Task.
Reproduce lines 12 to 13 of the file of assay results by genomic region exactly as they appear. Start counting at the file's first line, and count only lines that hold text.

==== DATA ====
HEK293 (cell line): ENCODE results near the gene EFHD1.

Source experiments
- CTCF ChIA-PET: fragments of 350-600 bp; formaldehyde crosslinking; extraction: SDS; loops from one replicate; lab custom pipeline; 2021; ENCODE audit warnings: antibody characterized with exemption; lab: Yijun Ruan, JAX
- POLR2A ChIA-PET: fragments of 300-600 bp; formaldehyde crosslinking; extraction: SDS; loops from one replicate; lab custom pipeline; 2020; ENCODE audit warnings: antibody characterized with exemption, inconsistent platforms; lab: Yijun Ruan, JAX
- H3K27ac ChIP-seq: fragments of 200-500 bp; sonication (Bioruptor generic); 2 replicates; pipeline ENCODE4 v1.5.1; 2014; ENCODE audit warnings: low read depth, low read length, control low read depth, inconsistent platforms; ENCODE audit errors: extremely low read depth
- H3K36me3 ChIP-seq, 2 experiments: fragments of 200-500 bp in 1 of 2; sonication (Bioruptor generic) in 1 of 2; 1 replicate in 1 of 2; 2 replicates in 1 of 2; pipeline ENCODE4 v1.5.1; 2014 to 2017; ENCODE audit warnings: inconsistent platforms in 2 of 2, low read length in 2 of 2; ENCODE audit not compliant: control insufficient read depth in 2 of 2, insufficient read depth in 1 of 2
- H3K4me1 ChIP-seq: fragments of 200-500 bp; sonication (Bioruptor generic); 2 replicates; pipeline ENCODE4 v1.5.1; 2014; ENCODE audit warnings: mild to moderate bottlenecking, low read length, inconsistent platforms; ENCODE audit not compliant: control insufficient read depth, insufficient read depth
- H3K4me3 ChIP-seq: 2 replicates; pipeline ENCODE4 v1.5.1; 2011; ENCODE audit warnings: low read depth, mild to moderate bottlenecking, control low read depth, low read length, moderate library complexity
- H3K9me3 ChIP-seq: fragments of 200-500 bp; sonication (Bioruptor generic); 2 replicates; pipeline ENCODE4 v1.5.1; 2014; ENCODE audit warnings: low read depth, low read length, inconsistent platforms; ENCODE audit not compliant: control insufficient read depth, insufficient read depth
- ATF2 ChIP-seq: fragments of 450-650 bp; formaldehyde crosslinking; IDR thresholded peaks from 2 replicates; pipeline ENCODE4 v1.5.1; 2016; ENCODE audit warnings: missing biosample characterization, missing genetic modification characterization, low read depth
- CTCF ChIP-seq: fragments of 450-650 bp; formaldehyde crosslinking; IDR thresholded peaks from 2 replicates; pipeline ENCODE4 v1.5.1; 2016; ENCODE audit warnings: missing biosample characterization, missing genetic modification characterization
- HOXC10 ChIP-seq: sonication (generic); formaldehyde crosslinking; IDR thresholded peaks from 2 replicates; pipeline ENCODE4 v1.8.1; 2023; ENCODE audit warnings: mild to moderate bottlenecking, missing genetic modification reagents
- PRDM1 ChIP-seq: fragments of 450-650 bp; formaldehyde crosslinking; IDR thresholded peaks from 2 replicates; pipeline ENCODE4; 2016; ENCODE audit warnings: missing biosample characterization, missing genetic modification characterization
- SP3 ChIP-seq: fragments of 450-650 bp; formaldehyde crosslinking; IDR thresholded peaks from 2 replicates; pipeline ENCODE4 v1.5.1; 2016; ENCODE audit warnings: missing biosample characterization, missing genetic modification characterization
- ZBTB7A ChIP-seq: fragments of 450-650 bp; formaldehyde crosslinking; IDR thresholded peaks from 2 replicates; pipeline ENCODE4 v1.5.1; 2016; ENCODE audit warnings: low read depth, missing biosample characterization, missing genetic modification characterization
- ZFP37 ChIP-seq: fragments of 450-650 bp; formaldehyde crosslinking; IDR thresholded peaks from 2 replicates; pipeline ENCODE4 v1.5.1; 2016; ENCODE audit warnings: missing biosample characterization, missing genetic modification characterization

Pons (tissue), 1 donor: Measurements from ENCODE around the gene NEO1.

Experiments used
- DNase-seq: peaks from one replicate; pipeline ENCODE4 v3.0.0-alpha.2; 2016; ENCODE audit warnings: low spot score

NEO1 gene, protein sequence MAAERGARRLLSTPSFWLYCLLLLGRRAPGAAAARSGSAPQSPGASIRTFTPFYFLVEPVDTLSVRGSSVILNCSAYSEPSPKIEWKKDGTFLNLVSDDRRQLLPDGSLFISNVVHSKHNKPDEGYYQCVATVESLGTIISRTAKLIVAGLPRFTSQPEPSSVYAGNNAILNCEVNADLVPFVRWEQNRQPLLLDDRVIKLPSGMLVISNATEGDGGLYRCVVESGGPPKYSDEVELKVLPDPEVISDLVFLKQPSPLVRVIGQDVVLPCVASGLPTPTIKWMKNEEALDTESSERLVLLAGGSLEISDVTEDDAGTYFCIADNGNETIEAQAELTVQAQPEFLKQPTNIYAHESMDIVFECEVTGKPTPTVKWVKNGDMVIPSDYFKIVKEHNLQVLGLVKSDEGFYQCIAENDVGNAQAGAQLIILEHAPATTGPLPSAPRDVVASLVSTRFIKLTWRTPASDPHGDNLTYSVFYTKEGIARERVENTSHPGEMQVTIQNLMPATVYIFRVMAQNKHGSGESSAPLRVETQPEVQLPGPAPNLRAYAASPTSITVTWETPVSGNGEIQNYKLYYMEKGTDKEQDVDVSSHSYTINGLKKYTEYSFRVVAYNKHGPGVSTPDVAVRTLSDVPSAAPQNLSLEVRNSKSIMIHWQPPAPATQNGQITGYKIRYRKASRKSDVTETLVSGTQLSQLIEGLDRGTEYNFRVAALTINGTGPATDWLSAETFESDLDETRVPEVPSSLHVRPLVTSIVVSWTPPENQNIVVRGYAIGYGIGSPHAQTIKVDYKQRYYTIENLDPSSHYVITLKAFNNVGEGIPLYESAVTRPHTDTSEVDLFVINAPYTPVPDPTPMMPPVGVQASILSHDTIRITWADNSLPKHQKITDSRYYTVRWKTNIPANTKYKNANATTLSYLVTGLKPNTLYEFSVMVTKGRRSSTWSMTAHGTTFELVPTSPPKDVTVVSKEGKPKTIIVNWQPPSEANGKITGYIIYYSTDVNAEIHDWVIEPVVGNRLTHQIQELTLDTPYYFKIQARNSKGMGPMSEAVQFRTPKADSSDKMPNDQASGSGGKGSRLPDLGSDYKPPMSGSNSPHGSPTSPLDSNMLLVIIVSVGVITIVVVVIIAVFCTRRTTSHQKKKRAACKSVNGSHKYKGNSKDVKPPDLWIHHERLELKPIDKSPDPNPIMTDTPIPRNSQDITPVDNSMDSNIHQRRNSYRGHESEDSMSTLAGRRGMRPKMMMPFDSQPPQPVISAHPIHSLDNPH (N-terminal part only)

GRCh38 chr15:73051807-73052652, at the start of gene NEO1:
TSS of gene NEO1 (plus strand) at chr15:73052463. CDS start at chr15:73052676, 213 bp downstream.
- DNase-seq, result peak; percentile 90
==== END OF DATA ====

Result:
- HOXC10 ChIP-seq: sonication (generic); formaldehyde crosslinking; IDR thresholded peaks from 2 replicates; pipeline ENCODE4 v1.8.1; 2023; ENCODE audit warnings: mild to moderate bottlenecking, missing genetic modification reagents
- PRDM1 ChIP-seq: fragments of 450-650 bp; formaldehyde crosslinking; IDR thresholded peaks from 2 replicates; pipeline ENCODE4; 2016; ENCODE audit warnings: missing biosample characterization, missing genetic modification characterization